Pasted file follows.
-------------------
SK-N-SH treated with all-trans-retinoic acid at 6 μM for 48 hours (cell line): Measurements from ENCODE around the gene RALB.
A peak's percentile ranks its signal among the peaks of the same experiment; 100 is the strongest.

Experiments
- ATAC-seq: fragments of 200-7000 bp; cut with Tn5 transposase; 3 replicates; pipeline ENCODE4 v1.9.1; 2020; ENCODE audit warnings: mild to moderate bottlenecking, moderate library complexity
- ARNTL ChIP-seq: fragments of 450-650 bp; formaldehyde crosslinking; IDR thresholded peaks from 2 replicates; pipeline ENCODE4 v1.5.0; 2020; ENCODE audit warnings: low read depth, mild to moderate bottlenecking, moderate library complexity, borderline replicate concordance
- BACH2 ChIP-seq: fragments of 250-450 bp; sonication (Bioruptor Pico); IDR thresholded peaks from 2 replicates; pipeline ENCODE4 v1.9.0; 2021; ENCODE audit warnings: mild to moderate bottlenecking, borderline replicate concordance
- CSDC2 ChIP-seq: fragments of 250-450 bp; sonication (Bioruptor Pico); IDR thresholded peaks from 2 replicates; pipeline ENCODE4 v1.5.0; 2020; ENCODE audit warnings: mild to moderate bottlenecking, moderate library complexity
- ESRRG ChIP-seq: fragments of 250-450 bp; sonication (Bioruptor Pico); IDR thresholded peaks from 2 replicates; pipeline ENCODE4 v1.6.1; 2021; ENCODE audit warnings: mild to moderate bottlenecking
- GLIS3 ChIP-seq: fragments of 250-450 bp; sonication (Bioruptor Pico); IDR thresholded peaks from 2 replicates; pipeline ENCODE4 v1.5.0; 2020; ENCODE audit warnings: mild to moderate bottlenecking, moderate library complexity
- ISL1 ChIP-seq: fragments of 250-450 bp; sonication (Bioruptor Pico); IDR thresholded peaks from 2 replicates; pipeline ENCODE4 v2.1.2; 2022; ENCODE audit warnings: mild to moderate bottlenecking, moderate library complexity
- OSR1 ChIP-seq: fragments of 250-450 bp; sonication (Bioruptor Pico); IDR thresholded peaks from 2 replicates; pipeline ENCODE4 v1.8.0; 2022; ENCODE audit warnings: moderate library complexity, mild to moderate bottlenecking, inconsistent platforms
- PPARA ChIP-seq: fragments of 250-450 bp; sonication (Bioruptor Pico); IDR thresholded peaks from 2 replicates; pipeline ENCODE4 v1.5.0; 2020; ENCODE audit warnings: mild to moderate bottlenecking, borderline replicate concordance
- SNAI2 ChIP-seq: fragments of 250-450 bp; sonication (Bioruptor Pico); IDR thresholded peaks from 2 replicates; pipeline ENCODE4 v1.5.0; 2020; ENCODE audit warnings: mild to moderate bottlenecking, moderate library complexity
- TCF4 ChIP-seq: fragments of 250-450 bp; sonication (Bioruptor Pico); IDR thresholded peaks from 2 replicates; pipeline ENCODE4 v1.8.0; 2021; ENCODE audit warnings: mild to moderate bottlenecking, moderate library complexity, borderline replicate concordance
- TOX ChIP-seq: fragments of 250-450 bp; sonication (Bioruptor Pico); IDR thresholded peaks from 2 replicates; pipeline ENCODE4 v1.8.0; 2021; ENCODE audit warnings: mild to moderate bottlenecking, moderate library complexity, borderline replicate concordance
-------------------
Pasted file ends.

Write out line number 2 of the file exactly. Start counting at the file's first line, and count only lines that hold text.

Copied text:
A peak's percentile ranks its signal among the peaks of the same experiment; 100 is the strongest.